I'm constantly reminded, whether it be through the media or through people I know, that newspapers might soon die out -- a daunting statement for any journalism student who will spend over $100,000 on his or her education.
My college courses have been filled with new techniques and technologies that might save the newspaper industry, stressing the need for online advertising revenue and multimedia features. Twitter, audio slideshows and paid online content, it seems, could save newspapers. (The whole conversation, really, has gotten old.) But the business of newspapers, we found out recently, cannot get in the way of the root of the industry itself.
This summer, the conversation shifted from how we can save newspapers to how we can save journalism. In the pursuit of being first to break news or drawing the most website hits, some reporters forgot the very elements that define journalism. Truth is our goal in this profession, confirmed only through fact not hearsay.
In the case of U.S. Department of Agriculture employee Shirley Sherrod, incomplete facts that spread through throughout the media led to her wrongfully losing her job. After conservative activist Andrew Breitbart released an edited video of Sherrod, a black woman apparently making racist remarks about white farmers, she was forced to resign by USDA Secretary Tom Vilsack and was denounced by the NAACP. Only when the entire clip was released did people realize her quotes were taken out of context.
For most people, this case is frustrating, as evidenced by the 12-minute diatribe by MSNBC personality, Keith Olbermann. But it should be even more frustrating for self-respecting journalists who dedicate their lives toward truth. From politicians to the media, no one's hands were clean on this incident. Few decided to check the validity of the video until it was too late.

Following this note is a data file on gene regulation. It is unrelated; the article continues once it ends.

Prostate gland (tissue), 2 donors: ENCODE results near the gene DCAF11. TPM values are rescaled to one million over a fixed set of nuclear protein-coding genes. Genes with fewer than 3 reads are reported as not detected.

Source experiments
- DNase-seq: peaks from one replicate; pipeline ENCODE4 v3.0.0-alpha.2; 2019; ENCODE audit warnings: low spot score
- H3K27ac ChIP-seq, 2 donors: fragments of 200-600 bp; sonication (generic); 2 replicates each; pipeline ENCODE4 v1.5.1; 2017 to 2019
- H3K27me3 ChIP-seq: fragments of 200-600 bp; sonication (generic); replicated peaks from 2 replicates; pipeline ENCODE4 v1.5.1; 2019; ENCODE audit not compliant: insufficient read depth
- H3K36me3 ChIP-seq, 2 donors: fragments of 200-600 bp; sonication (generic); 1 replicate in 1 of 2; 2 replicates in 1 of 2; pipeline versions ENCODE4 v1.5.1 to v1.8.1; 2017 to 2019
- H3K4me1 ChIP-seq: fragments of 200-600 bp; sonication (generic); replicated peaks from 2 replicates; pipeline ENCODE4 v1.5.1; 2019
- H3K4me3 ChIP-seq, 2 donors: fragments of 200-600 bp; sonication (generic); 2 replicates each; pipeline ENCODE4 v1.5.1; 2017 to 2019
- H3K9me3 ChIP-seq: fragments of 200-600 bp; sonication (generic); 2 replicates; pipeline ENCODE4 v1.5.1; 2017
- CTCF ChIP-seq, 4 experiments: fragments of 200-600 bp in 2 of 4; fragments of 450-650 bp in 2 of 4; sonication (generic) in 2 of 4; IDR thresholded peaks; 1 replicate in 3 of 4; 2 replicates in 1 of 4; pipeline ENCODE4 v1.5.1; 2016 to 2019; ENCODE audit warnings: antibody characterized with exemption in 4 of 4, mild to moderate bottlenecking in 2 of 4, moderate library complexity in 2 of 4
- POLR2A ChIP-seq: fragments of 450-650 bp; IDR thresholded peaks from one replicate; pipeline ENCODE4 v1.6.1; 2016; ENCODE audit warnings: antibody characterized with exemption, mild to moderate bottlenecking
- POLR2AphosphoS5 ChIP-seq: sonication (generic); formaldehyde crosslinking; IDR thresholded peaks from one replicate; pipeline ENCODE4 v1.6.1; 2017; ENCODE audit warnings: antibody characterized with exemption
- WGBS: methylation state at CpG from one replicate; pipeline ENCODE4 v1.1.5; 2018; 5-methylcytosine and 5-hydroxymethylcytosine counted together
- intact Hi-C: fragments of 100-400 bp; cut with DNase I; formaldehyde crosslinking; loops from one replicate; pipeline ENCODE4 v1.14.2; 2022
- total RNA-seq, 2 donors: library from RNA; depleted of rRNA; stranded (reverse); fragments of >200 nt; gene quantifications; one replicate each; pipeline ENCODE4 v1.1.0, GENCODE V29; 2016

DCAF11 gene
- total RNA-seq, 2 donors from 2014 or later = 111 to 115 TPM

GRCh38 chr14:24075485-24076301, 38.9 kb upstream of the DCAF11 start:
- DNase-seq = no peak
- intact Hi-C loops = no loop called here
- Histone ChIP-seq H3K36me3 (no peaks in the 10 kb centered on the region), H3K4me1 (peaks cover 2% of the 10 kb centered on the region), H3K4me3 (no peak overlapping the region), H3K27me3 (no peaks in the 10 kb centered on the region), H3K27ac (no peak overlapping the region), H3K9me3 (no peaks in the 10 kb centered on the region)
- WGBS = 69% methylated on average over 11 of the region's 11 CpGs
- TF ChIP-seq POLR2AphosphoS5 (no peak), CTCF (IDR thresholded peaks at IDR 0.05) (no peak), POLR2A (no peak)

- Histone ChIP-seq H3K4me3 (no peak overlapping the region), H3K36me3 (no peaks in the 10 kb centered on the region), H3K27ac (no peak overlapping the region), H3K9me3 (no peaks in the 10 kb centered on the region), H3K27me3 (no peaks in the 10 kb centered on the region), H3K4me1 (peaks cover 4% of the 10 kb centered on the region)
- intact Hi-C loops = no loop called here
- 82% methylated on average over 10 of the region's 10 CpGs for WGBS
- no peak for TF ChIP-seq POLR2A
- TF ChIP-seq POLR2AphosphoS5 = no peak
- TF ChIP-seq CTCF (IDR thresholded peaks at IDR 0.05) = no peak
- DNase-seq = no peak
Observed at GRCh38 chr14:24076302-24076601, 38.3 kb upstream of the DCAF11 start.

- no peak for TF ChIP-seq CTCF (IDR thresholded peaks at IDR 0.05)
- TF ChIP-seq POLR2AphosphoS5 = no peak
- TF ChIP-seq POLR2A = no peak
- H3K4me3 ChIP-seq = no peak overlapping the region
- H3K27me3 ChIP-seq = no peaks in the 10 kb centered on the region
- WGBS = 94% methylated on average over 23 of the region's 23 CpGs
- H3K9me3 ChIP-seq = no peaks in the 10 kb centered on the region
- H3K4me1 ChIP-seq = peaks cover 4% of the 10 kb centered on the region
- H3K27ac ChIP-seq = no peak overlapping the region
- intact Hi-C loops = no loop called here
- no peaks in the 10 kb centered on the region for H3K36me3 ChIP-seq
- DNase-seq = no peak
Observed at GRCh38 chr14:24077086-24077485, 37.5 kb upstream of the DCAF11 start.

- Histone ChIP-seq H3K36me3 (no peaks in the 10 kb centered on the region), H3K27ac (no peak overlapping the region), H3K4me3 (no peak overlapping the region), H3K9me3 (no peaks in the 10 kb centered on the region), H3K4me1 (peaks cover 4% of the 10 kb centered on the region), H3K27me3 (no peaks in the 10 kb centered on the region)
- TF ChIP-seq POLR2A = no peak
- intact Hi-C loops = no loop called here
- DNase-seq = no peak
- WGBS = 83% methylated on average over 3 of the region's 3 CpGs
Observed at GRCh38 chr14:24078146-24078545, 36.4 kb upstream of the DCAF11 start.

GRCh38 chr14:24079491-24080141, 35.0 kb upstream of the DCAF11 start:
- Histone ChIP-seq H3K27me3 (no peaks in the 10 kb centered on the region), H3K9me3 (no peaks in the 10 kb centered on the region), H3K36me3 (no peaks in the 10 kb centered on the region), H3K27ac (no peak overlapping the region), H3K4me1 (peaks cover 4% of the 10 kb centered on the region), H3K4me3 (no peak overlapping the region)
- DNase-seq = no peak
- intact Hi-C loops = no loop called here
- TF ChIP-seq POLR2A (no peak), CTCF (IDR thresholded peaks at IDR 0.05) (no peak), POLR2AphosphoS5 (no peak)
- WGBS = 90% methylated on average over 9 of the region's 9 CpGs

Any current or former journalism student can remember back to his or her intro to reporting course, where fact checking was at the top the professor's priority list. Somewhere in the Sherrod case, or several other stories making headlines on both conservative- and liberal-leaning media outlets, fact checking was pushed aside for timeliness and publicity.
Fortunately, good journalism is still produced every day, as is evidenced by the two recent in-depth series released by the Washington Post and the New York Times. Both series showed incredible dedication and journalistic integrity. The articles were fact-checked, sources were confirmed and bias was absent -- three integral elements of journalism.
The third element listed, bias, has also been the subject of debate in the journalism world this summer. When private e-mail conversations from JournoList -- a liberal-leaning e-mail forum created for political reporters and academics -- were made public, it forced WaPo reporter, Dave Weigel, to resign because of his negative comments about Matt Drudge and Tea Party members. Similarly, CNN senior editor Octavia Nasr, lost her job because of a controversial tweet she sent about the death of a Hezbollah leader: "Sad to hear of the passing of Sayyed Mohammed Hussein Fadlallah... One of Hezbollah's giants I respect a lot."
This sparked an online debate on whether a reporter can hold strong political beliefs and still have the ability to report fairly on certain issues. Discussing the role of objectivity, transparency and voice in journalism, Weigel explained through a Poynter Institute live-chat that it is possible. He quoted Slate's Jack Shafer's article and said, "The journalistic method was the thing that was supposed to be objective. Not the journalist, a method that depended on verification of results and findings."
The live-chat was helpful, moving me closer toward understanding this often-gray area of the profession. JournoList's creator, Ezra Klein, also added his two cents about the forum and about his former colleague, defending the list's purpose. Weigel landed on his feet, however, now writing for Slate and contributing to MSNBC talk shows.
To any aspiring reporter, take note of what happened in the world of journalism this summer. As we've seen, even professionals continue to adapt to the industry and learn from the actions of their colleagues. The future of newspapers might be grim, but we must realize that true fact-checked journalism can never die. So when I return to Drake University in the fall, I am sure the names Breitbart and Weigel will be at the heart of our course discussions.
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